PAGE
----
NEW YORK, SEPT. 25 -- As has been the case ever since he assumed the commissioner's role, Paul Tagliabue got his way today.

NFL owners approved his plan that will allow teams to sign up to five practice players, similar to the developmental squads that teams had last year before eight players filed a class action suit to ban their existence.

By a vote of 23-2 with three abstentions, owners approved a plan that will require them to pay at least $225,000 in salary but no more than $325,000 for three to five practice players. Those players, who will be paid $3,000 per week, can be signed as free agents by other clubs at any time but have to be activated immediately by their new clubs.

The reserve squads had been abolished earlier this year after the suit, which noted that players were receiving only $1,000 a week, compared with the $50,000 minimum for an active player, and had no freedom of movement.

Voting against the plan were Tampa Bay and Cincinnati, both of which did not like changing rules after the season had begun.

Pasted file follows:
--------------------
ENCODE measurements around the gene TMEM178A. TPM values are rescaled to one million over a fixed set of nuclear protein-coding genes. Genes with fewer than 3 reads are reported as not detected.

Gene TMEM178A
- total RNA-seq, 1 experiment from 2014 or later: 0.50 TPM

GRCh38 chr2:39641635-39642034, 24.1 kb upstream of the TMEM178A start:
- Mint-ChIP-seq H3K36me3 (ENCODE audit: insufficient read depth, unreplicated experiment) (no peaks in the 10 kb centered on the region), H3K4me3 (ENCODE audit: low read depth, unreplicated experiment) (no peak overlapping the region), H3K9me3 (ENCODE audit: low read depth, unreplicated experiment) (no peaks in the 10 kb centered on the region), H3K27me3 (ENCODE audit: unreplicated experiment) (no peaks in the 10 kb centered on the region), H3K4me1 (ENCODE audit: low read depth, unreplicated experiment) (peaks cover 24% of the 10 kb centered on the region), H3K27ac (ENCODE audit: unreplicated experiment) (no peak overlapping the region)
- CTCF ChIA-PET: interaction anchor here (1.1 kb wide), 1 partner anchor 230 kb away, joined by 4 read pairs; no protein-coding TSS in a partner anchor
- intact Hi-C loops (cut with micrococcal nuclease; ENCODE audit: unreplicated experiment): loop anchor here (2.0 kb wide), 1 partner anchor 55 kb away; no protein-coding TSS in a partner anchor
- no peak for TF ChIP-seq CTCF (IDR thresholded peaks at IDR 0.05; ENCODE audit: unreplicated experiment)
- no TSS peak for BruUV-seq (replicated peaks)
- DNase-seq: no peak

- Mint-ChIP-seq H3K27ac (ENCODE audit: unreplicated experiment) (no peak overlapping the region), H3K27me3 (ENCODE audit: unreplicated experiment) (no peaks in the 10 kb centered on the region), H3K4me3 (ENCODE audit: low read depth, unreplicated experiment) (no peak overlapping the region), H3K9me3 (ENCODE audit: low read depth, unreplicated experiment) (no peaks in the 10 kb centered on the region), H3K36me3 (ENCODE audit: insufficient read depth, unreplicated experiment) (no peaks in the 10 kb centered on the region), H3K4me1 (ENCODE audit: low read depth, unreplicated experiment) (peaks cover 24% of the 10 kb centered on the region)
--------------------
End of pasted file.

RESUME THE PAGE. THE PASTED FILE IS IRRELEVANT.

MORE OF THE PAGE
"The concern was that if we changed now, some teams would have an advantage others wouldn't have," Tagliabue said. "I think the basic philosophy was that it was an equal set of terms for all the teams, and it was competitive from a football standpoint. Once people understood that and the competition committee spoke to that point, I think everyone felt it should be done."

Some viewed the measure as symbolic, since it is one of the few times the owners and players have reached agreement on an issue since 1987, when the players went on strike. But Tagliabue said: "I don't view it as symbolic. I don't view it as an agreement with the union. It's a settlement of lawsuit claims that were filed for 1990 and it's nothing more, nothing less than an agreement with the plaintiffs in that case so we can have a workable practice squad for 1990."

But some owners are cautiously optimistic, particularly because of Tagliabue's involvement.

"It's the first time we've agreed on anything with the union in a long time," said Wellington Mara of the New York Giants. "In that sense, it's a step forward. Sometimes, when you get new blood involved, you can make strides."

Tagliabue also said he expected to rule on the Eric Dickerson injury case Thursday or Friday. Dickerson, of the Indianapolis Colts, is seeking to be reinstated after having been placed on a suspended list that would keep him out the first six weeks.

The commissioner said he is looking into the case of alleged sexual harassment involving players with the New England Patriots and Boston Herald reporter Lisa Olson {See Style, Page C1}.

"I've been briefed as to what occurred up there," Tagliabue said, "but I don't have all the facts at this point, and I don't really have any comment."